The Ontario Superior Court of Justice said the other court was WRONG in its interpretation of the Supreme Court of Canada’s interpretation of s.43 of the Criminal Code (the spanking provision aka. the provision that allows parents to exercise reasonable force in disciplining their children). The issue was what was reasonable. Perhaps your confusion and misinterpretation stems from the meaning of the word assault. Technically, an assault does not need to cause harm in order for it to be an offence. (there’s a separate section for assault causing bodily harm). If someone’s toddler runs into the road and his parent yanks him back to the sidewalk, that’s an assault (but one that is defensible by virtue of s.43)
In this case, there was no evidence that the daughter was hurt. You may believe otherwise, but unless you can point to where you get your facts from, I’m chalking it up to your own biased point of view.
From the decision:
 The trial judge was correct that the summary of Canadian Foundations in Martin’s Criminal Code includes the comment by the Supreme Court of Canada that s. 43 does not apply to teenagers, but a review of the case shows those comments were made in the context of a review of corporal punishment. The majority of the court concluded that corporal punishment of teenagers, particularly with the use of objects or blows or slaps to the head, is prohibited because it does not have corrective value. [b]It did not hold, as the trial judge seems to have concluded, that any non-consensual application of force by a parent against a teenager is precluded in all circumstances. To exclude all force against teenagers takes the comments of the court out of context. [/b] The statute does not include an age restriction. Canadian Foundations did not prohibit the application of s. 43 in circumstances of restraint or control of an unruly teen. I find that the trial judge erred in concluding that s. 43 of the Criminal Code was not an available defence for consideration in the circumstances. He placed too narrow an interpretation on the meaning of correction and the child’s ability to benefit from it. The purpose of the correction was to return her to a safe environment. [b]In these extreme circumstances, the Appellant’s use of force as corrective restraint was reasonable.[/b] I find the father was justified in his use of force to correct his teenage daughter, M.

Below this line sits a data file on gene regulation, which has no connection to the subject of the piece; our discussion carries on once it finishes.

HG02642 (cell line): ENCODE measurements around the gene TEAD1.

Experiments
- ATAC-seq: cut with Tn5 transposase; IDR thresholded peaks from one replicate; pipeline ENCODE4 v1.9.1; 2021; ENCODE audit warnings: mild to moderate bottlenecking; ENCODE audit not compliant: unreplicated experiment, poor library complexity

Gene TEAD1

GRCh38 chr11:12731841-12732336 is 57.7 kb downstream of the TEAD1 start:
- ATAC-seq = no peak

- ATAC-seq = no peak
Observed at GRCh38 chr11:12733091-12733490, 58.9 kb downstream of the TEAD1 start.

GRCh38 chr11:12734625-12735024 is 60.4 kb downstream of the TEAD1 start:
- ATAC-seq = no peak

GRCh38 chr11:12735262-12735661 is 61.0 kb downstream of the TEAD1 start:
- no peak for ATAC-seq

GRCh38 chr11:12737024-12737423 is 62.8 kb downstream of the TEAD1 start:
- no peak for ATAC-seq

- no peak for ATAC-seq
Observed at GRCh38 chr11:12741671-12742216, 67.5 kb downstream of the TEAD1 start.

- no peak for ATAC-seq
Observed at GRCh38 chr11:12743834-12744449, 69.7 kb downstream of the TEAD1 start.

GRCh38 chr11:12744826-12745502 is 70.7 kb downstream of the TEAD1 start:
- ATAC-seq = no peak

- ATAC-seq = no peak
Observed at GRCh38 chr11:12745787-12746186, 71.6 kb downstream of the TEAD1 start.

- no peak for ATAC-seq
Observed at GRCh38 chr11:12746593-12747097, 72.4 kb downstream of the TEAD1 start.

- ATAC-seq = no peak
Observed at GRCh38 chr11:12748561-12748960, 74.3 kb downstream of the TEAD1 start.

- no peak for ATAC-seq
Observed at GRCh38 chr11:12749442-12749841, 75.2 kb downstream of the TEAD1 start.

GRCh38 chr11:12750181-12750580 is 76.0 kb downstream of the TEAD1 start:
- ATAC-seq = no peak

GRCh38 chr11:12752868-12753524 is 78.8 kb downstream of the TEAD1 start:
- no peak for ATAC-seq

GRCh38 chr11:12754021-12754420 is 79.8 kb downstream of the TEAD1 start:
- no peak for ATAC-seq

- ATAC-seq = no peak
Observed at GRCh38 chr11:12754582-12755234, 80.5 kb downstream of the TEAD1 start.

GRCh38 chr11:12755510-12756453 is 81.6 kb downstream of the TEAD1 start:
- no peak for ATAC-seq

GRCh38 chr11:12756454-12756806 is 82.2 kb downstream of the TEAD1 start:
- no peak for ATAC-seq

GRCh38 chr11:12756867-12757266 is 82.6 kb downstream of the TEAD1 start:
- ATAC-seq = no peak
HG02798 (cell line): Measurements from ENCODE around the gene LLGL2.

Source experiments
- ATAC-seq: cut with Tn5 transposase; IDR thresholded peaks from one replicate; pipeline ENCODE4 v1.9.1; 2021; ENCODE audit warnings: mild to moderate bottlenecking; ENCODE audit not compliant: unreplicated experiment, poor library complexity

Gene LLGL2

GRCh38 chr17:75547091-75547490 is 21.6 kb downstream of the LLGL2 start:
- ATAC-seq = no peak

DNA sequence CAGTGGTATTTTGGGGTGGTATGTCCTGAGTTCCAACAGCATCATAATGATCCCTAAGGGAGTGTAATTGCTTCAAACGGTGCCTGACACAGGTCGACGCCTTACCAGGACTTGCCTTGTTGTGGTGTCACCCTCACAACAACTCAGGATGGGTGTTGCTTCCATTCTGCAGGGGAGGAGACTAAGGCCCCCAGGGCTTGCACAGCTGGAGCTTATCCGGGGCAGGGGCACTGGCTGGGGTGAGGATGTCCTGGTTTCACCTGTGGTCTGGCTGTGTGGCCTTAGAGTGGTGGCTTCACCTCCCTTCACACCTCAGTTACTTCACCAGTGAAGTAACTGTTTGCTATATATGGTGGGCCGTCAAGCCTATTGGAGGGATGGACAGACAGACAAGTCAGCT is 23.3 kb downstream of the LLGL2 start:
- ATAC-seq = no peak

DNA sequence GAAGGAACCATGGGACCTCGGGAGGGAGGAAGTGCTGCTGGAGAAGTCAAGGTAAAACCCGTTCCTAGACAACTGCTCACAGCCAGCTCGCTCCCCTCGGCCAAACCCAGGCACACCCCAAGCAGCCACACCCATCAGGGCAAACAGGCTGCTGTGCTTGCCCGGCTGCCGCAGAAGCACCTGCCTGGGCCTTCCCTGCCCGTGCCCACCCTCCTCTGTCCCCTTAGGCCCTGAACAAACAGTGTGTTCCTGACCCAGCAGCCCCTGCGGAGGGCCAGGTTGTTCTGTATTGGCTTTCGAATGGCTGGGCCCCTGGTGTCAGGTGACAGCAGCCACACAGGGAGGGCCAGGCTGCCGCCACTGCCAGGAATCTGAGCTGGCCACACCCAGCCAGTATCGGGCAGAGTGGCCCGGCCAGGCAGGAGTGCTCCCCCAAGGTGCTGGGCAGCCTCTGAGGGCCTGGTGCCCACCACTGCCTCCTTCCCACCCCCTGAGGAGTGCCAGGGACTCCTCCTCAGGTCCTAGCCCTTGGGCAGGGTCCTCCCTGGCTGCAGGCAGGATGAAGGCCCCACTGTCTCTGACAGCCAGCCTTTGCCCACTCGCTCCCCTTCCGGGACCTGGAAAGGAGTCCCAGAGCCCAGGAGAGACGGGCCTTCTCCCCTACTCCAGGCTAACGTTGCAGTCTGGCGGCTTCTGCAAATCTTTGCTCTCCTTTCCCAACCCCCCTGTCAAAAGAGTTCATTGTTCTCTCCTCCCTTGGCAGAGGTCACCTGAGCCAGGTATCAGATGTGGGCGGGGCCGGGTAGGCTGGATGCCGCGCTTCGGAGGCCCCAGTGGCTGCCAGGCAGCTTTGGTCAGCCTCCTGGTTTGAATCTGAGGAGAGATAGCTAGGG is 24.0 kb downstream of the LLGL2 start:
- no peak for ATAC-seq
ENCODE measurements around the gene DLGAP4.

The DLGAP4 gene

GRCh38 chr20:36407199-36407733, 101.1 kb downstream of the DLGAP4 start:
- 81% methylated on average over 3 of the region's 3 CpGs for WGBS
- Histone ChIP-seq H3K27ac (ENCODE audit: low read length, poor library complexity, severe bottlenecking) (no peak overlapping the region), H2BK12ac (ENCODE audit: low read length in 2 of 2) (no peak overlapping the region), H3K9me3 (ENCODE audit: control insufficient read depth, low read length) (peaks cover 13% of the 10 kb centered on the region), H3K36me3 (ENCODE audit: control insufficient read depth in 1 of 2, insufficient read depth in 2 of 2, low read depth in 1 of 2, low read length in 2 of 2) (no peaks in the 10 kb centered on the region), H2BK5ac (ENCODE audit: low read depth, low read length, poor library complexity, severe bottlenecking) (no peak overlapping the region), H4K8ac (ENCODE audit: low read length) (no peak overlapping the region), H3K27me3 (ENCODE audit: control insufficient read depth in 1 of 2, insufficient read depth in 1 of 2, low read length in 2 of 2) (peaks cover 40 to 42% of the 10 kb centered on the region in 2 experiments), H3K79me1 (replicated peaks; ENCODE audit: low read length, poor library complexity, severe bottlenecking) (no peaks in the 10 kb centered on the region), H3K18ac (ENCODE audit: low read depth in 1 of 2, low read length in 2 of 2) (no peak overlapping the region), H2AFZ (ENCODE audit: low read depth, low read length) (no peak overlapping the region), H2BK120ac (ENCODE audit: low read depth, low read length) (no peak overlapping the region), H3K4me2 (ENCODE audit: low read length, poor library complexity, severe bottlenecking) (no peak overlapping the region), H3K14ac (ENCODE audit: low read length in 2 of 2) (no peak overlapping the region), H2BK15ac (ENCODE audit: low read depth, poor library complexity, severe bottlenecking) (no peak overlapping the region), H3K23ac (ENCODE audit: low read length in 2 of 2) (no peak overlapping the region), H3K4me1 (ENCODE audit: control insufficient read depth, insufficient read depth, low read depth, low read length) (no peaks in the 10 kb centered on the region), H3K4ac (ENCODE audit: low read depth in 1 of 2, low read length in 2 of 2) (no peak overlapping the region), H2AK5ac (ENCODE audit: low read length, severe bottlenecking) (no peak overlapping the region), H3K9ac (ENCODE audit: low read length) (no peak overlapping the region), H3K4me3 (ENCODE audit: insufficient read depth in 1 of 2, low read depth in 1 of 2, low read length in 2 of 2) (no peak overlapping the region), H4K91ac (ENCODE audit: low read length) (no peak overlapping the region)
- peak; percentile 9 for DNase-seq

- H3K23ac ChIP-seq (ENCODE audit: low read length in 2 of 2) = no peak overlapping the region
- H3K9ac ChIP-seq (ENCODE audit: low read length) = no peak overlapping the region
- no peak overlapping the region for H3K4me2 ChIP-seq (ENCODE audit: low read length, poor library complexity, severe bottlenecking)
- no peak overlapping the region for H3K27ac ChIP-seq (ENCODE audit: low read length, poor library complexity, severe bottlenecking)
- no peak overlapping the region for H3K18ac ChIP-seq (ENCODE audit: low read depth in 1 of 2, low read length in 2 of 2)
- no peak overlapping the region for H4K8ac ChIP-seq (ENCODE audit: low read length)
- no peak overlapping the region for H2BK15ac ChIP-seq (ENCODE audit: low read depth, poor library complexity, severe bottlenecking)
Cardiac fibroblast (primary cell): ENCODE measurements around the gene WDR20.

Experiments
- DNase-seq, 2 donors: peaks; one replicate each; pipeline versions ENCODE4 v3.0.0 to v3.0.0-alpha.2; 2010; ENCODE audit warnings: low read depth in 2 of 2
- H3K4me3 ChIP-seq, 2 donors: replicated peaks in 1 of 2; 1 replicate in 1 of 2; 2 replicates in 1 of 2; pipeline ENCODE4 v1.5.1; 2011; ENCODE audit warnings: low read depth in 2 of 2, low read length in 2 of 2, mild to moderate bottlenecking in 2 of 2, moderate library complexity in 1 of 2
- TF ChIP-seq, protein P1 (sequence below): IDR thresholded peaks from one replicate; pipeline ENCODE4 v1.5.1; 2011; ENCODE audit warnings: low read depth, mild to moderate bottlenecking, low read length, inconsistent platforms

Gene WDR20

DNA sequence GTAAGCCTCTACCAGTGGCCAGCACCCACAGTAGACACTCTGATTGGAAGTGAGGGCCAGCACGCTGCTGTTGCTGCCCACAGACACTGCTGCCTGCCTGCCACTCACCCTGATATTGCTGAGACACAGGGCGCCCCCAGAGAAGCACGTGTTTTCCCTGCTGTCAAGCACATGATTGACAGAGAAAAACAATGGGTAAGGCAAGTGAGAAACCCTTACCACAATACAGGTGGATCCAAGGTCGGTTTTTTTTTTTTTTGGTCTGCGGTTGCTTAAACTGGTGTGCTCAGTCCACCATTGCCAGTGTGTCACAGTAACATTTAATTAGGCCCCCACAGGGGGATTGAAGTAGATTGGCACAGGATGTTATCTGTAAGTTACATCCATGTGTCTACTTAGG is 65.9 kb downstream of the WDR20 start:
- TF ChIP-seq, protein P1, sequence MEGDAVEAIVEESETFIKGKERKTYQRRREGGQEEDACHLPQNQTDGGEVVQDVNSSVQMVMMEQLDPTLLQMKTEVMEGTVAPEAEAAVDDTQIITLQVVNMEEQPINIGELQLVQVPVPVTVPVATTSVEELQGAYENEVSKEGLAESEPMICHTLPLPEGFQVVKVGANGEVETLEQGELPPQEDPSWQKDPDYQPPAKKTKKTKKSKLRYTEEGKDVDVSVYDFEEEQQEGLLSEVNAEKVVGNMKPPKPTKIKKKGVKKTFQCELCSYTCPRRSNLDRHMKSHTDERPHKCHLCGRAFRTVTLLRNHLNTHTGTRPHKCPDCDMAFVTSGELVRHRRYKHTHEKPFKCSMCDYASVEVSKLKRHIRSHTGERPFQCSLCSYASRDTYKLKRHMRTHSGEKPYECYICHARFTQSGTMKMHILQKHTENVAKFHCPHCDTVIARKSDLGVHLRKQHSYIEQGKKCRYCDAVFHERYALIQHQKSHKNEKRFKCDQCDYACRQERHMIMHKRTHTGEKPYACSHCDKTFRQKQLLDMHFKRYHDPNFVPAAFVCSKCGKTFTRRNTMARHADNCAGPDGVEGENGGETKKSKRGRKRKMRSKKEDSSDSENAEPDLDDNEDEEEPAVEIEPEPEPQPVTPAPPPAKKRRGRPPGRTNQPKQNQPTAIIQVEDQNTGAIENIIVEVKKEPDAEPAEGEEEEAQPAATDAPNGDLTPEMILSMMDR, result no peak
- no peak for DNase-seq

Originally posted by martin dufresne:[b]As for my comment about advocacy for violence, the continuing discussion establishes it was relevant. I understand that the fact of this man's assault on his daughter was established in court and he was convicted; the final, appellate judgment simply hinged on whether this assault was justified. This is also what our discussion is about. Many here say yes. [/b]
You have your head up your ass. Not one poster here has advocated violence, or maintained that any violence is justified.
I don't understand why people think we can actually settle a real-life case here, based on what we read in a newspaper...!
We can discuss the issue. We can get het up over hypotheticals. But to argue over who's portraying the reality of one particular case better is jejune.
True that. But I think the argument moved beyond the hypotheticals and the realitys as soon as Martin decided that anyone who didn't agree with his view was a child beater and an advocate for violence.
Now that we can argue about.